Stylish rubber boots to accompany you in all weathers
Not just for Glasto, virtually every fashion house has its own take on wellies these days.
Ever since Kate Moss chose to negotiate the typical mud and slurry of a British summer music festival 17 years ago, wearing micro shorts and a pair of black wellington boots, they’ve been fashionable .
The boots she wore at Glastonbury thrust traditional British brand Hunter into the fashion spotlight. No longer the preserve of country fairs, farmers and royalty (Hunter held two royal warrants – essentially a seal of approval from the queen), boots became a fashion status symbol. Such is the power and influence of La Moss.
But rubber boots and style icons have a history. When the fashion-favorite carefree rocker chose such practical boots, she was following stylish precedent. They were first brought into fashion by the Duke of Wellington (which is why in the UK they are known as Wellington boots, or rubber boots). Very demanding in his clothing, he had his shoemaker imagine a low-heeled boot that was more fitted to the leg, elegant but resistant.
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During the 1840s, Wellington’s distinctive boots were worn by leagues of men eager to emulate their style idol: the war hero who defeated Napoleon at Waterloo sparked his own fashion.
While the Duke’s boots were made of leather, Wellington boots evolved into rubber boots in 1853 when the French company Aigle bought the patent for making vulcanized rubber shoes and released a similar style.
Rubber boots these days aren’t limited to the high, flat, black style adored by Kate Moss. Virtually every fashion house has its own interpretation.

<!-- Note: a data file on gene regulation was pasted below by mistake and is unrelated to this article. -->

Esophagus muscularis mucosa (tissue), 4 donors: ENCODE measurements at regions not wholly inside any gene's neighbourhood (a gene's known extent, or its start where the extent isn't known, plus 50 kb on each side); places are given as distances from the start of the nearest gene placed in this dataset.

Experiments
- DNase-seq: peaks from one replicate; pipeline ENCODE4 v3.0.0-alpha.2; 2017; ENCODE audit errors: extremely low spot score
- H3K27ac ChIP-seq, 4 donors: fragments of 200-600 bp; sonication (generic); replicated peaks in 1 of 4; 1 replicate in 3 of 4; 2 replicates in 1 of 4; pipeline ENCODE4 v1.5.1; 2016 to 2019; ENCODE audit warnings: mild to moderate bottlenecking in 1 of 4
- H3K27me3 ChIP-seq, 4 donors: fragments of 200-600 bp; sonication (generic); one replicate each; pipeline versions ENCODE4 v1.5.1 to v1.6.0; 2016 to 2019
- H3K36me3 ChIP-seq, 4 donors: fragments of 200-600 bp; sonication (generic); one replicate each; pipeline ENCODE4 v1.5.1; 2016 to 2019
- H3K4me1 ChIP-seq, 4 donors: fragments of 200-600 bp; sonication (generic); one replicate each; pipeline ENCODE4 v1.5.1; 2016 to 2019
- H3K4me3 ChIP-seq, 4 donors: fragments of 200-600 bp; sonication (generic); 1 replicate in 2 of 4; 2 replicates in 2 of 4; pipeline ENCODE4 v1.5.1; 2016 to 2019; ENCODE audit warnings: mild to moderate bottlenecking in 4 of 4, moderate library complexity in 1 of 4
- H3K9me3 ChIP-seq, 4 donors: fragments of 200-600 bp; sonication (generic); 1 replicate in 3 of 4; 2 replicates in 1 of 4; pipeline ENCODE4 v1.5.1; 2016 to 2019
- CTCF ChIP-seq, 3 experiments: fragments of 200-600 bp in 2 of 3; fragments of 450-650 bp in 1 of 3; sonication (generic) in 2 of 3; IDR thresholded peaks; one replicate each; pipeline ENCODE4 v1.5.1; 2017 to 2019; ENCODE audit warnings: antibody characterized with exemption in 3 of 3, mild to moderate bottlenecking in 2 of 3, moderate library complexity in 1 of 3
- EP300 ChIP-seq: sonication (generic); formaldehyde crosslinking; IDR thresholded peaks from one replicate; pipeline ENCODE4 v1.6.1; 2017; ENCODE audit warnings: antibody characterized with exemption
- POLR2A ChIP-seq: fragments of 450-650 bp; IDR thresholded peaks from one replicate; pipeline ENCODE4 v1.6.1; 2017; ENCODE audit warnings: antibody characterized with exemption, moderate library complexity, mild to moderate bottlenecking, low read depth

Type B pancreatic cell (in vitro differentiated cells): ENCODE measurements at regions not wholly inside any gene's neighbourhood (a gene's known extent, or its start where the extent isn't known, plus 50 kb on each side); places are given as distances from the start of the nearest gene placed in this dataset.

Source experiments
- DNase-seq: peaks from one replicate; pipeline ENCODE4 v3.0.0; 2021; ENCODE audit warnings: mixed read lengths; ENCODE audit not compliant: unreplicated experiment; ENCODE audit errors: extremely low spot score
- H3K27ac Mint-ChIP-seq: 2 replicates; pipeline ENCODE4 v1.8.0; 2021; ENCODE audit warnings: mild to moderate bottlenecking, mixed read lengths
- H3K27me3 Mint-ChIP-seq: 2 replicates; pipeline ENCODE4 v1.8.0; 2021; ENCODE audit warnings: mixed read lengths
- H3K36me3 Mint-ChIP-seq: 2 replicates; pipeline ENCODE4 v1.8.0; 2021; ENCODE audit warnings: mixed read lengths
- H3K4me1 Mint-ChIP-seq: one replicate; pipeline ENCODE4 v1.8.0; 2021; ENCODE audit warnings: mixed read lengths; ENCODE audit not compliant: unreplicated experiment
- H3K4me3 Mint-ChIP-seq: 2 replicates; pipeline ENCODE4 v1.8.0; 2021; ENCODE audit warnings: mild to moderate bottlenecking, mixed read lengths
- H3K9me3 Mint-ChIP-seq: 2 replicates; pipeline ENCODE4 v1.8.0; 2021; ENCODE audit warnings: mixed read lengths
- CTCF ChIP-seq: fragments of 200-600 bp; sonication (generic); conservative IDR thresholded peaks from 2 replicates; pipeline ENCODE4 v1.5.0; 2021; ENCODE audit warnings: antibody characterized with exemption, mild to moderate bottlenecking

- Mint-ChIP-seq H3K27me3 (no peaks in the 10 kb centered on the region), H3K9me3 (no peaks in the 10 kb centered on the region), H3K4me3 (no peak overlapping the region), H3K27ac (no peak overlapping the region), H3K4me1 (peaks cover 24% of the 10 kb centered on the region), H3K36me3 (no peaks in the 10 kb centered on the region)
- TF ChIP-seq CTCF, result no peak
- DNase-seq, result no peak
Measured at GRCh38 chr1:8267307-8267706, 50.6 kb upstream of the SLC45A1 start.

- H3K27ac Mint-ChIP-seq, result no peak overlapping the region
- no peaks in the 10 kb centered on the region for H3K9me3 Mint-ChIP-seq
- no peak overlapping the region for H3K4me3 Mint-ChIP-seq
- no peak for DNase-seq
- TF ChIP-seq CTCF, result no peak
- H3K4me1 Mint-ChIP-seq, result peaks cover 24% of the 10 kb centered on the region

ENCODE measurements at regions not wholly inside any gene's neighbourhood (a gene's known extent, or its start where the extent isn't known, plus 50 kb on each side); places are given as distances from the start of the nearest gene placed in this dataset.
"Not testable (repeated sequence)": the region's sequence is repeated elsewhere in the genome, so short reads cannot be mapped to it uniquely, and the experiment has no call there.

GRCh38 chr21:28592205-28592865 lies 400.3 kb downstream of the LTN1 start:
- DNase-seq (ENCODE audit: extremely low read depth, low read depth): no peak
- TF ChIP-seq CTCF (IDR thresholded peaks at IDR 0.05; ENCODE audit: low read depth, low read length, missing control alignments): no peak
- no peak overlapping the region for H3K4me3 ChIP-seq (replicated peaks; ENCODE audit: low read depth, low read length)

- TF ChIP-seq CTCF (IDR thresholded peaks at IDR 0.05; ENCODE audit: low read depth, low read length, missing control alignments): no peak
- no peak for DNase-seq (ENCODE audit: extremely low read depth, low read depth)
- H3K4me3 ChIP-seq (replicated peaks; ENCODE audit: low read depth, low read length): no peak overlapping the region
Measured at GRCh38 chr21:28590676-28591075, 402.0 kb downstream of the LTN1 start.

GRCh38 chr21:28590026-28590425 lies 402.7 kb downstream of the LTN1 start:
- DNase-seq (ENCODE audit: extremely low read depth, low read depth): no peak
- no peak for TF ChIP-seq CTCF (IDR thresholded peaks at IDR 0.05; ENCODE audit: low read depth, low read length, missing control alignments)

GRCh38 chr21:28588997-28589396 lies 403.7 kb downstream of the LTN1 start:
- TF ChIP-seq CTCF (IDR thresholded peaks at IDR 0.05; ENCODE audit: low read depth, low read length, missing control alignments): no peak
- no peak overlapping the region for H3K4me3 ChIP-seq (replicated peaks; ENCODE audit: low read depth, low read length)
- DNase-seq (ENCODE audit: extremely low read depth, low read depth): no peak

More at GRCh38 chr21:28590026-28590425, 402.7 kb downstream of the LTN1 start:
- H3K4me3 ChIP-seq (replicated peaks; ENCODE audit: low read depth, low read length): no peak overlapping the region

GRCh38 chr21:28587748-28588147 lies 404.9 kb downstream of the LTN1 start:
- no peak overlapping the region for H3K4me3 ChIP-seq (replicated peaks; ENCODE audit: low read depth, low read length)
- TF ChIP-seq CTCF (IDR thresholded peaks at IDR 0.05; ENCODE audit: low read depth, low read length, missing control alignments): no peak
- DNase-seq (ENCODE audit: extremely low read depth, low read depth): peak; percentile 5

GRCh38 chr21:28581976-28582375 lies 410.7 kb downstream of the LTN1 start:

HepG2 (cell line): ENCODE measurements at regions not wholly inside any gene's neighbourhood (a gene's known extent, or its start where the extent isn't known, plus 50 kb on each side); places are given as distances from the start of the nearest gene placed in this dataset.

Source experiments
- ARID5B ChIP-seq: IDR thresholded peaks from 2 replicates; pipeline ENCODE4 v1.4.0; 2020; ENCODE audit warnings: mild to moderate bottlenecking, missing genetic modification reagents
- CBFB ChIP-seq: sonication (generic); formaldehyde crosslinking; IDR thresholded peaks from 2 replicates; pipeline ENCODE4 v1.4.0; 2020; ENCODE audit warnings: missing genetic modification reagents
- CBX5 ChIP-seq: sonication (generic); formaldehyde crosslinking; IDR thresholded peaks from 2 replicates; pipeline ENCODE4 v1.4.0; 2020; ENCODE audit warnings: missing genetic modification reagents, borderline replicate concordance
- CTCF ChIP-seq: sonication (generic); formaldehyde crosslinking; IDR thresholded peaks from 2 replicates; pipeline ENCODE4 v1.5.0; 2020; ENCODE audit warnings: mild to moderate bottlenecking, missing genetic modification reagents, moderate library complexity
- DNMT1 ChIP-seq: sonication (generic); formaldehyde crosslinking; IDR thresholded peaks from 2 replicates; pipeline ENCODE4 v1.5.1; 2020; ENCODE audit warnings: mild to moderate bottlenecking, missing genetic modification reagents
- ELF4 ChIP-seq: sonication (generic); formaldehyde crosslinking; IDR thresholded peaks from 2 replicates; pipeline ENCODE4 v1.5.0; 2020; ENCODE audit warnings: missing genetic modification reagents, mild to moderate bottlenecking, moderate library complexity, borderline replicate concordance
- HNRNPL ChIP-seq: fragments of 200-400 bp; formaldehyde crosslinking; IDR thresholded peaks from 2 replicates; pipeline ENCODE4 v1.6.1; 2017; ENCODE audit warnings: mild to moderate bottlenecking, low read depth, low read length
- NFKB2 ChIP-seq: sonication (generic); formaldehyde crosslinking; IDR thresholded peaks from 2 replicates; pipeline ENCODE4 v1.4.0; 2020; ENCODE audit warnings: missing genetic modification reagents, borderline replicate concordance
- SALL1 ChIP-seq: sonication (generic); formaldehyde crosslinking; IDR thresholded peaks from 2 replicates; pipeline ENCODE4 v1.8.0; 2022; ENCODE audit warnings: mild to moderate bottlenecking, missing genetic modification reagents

Bottega Veneta’s Puddle Short Boots have an exaggerated, cartoonish bulbous shape and are available in 14 colors; The House Check Panel rain boots from Burberry have the signature beige tartan reaching to the knees; Gucci’s Horsebit ankle boots are loaded with the signature netting most commonly found on their loafers, and ultra-luxe cashmere brand Loro Piana complements their short rubber and leather boots with chunky, toasty cashmere cuffs (I can already imagine them splattered with mud). And, of course, all of the above comes with matching price tags.
How many would risk buying over $1,000 worth of boots in a muddy field decorated with cow dung, even if it’s rubber? I imagine city dwellers are more likely to opt for decorative options. Annah Stretton’s short boots have rubber arches and would make short work of puddles on the sidewalk. Short, neater boots also make sense around town. The thick Drizlita shorts from Ugg feature a comfortable sheepskin insole.
Melbourne-based brand Merry People, who specialize in colorful footwear for tackling wet weather, have teamed up with designer Karen Walker to create a pair of her best-selling Bobbi boots in a green and yellow color combination. “I’ve always liked a utilitarian, performance color contrasted with a flash of something intense and fun,” says Walker. “In this case, forest green for high performance in muddy puddles with sunshine yellow to help break up clouds.”
For the kids, look no further than local brand Crywolf, who make the softest, lightest rain boots in beautifully subtle colors.
While the fashionization of the rubber boot will no doubt continue, Kate Moss was onto something when she chose the trad tall style. As we saw at Chanel’s winter show where they were paired with chunky tights and tweed miniskirts, rubber boots can work as foil. There’s a lot to love about a traditional design that does the job well, not least because it looks familiar and reassuring.
The leagues of Kiwis have grown up with the classic Red Band boots. Simple and distinctive with its red rims and toes, Skellerup’s first gumboot was made in Christchurch in 1943. These were the boots I was directed to when I arrived in Auckland during a particularly savage winter.
Not fancy but down to earth and seriously sensible, I can now spot them at 100 paces (admittedly not that hard), much like the rubber boots I grew up with that come with a bunch of my own references familiar, including the time a model wore them at Glasto.